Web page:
Organ music in the Frauenkirche

The organ of the Frauenkirche is a new instrument made by the reputable organ builder Daniel Kern from Strasbourg in 2005. 

Located prominently above the altar, every visitor of the church can see it straight away. In order to hear it, they are welcome to attend a Sunday service, a midday or evening devotion or one roughly 40 concerts a year.

BACH cycle

The BACH Cycle is characterised by the works of the composer who is considered as the epitome of Protestant sacred music: Johann Sebastian Bach. 2008 and 2009, 2010 and 2011 in 20 varied concerts, the choir master of the Frauenkirche Matthias Grünert and the organist of the Frauenkirche Samuel Kummer present all organ pieces by the Saxon ‘Court Composer, Court Conductor and Choir Master’.  

Ending with a wealth of artistic choral adaptations, which have been handed down in collections such as the Organ Book, the Schübler Chorales, the Leipzig Chorales, the third part of the Piano Practice as well as the Kirnberg Neumeister Collection, the concert programme orientates itself primarily on the feast and fast times of the church year. 

All BACH cycle concerts 2015 at a glance:


Sat, 24/01 | 8 p.m. | BACHzyklus XI "Christ, du bist der helle Tag"

Sat, 28/02 | 8 p.m. | BACHzyklus XII "Ich ruf zu dir, Herr Jesu Christ"
Fri, 27/03 | 8 p.m. | BACHzyklus XIII "O Lamm Gottes, unschuldig"
Mon, 06/04 | 8 p.m. | BACHzyklus XIV "Christ ist erstanden"
Tue, 26/05 | 8 p.m. | BACHzyklus XV "Komm, Heiliger Geist, Herre Gott"
Fri, 21/08 | 8 p.m. | BACHzyklus XVI "Herr Gott, dich loben wir"
Fri, 18/09 | 8 p.m. | BACHzyklus XVII "Jesu, meine Freude"
Fri, 16/10 | 8 p.m. | BACHzyklus XVIII "Die Kunst der Fuge"
Mon, 30/11 | 8 p.m. | BACHzyklus XIX "Nun komm, der Heiden Heiland"
Sat, 25/12 | 9 p.m. | BACHzyklus XX "Gelobet seist du, Jesu Christ"

Dresden Organ Cycle

With the consecration of the Frauenkirche, a triumvirate of major city-centre churches exists, whose organs now sound as part of the Dresden Organ Cycle, each taking a weekly turn. The organs of the Cathedral, the Kreuzkirche and the Frauenkirche come from the workshops of Gottfried Silbermann (1755), the brothers Jemlich (1963) and the organ-builder firm Kern (2005). The three instruments will be played every Wednesday at 8 p.m., each being played once every three weeks. As a result, it will be possible to listen to and compare the three organs and to experience the different characters of the instruments in contrasting church buildings.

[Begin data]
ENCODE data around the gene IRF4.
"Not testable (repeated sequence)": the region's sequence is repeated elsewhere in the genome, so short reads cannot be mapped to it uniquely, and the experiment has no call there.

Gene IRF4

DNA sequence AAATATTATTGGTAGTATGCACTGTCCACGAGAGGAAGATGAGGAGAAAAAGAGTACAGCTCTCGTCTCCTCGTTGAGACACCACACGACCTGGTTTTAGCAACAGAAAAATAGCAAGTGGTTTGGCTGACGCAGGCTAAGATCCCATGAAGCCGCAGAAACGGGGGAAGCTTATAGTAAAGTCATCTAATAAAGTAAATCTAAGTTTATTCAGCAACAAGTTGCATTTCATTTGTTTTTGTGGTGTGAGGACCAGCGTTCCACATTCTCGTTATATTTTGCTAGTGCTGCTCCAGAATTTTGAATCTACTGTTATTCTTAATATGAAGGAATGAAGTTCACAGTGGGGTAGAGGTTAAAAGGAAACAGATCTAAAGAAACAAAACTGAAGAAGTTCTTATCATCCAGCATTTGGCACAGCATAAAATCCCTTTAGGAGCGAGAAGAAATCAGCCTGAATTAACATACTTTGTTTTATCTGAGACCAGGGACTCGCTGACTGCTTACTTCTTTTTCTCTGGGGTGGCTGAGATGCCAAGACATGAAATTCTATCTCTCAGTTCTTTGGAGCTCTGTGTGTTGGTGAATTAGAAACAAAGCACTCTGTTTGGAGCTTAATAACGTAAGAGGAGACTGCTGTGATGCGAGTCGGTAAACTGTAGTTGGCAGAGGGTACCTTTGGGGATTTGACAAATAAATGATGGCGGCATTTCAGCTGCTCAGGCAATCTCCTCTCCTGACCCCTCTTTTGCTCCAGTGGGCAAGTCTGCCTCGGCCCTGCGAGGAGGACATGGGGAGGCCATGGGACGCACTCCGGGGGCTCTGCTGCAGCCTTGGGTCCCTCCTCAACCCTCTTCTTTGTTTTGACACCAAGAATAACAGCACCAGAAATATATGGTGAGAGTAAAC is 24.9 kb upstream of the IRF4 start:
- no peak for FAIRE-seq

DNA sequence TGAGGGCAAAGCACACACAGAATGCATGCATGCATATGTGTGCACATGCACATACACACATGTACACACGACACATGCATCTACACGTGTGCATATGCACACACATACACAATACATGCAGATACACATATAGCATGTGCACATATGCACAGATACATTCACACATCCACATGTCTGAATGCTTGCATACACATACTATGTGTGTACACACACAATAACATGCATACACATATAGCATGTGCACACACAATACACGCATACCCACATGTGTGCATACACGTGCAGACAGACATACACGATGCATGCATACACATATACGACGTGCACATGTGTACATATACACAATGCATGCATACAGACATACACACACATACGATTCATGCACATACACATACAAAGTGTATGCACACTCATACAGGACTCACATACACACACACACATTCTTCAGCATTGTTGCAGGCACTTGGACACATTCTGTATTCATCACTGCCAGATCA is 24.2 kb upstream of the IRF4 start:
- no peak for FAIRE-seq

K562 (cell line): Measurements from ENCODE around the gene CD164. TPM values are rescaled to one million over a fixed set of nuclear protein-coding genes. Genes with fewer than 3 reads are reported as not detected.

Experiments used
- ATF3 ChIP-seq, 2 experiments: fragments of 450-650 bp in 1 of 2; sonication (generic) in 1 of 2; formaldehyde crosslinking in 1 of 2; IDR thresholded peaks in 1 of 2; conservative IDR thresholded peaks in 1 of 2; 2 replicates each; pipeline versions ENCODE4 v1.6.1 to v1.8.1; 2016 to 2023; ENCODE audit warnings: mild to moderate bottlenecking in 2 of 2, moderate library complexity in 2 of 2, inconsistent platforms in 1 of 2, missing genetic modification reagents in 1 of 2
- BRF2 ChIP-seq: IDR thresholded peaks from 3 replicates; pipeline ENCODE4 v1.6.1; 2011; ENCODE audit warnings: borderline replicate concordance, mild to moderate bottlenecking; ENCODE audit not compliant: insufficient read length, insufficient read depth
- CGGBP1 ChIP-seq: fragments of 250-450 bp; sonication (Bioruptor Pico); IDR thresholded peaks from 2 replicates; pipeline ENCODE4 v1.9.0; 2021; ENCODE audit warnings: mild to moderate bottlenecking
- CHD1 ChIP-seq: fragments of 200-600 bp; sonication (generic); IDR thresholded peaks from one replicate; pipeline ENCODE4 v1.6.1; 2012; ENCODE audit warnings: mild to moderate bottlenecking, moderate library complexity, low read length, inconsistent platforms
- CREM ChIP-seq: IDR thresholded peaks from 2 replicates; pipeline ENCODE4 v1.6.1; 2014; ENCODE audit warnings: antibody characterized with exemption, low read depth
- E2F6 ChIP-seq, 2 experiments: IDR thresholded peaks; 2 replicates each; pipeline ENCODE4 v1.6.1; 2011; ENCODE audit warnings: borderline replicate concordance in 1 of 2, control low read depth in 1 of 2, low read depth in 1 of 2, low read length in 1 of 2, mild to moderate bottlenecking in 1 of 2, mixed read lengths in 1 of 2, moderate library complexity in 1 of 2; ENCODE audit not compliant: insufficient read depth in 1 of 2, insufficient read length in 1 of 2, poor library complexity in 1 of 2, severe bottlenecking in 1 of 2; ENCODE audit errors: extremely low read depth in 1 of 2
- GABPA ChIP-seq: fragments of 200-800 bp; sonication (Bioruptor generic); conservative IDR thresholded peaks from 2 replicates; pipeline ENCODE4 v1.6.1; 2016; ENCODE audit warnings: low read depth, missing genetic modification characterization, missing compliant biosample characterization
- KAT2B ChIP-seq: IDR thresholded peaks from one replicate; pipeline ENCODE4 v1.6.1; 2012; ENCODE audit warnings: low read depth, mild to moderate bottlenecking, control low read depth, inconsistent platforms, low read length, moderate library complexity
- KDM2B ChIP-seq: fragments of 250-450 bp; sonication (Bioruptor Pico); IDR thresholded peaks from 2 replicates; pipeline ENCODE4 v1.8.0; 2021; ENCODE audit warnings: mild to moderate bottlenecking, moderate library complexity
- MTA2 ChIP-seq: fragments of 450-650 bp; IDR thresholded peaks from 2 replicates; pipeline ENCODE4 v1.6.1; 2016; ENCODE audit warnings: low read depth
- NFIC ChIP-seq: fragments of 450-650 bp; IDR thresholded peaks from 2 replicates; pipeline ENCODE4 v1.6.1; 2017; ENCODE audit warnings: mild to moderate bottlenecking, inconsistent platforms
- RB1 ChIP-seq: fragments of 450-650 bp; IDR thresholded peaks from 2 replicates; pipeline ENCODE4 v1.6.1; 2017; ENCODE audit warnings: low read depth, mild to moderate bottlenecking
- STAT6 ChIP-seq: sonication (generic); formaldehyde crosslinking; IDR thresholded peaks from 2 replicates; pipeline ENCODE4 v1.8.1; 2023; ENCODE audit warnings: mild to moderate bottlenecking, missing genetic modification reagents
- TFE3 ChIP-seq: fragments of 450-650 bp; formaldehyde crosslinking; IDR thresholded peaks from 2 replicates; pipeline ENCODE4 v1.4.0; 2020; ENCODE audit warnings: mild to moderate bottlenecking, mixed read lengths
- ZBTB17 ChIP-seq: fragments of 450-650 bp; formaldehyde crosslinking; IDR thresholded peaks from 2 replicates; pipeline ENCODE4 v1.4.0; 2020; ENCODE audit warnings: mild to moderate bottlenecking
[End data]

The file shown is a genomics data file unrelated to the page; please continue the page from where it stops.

The organists of the Cathedral, the Kreuzkirche and the Frauenkirche have put together an extensive concert programme. The high points every year are the international Dresden organ weeks. In the summer month it is  possible to listen to guests from the USA, Great Britain, Italy, Norway, Switzerland, Japan und France, as well as the house organists.

This is an overview of the concert dates of 2015 in the Frauenkirche:

Wed., 18/02 | 8 p.m. Nikolaikantor Jürgen Wolf (Leipzig) plays works by Reincken, Bach and Liszt
Wed., 04/03 | 8 p.m.  Kreuzkantor Holger Gehring (Dresden) plays works by Bach, de Grigny, Vierne and Guillou
Wed., 25/03 | 8 p.m.  Frauenkirchenorganist Samuel Kummer plays works by Bach, Franck, Tournemire, Vierne and Kummer
Wed., 22/04 | 8 p.m. Frauenkirchenkantor Matthias Grünert plays works by Bach and Rheinberger
Wed., 13/05 | 8 p.m.  Frauenkirchenorganist Samuel Kummer plays Francks »Trois Chorals« and improvisations
Wed., 03/06 | 8 p.m.  Bernadetta Sunavska (Stuttgart) plays works by Bach, Mozart and Strawinsky
Wed., 24/06 | 8 p.m. Tobias Frank (Neubrandenburg) plays works by Bach, Dupré and Tournemire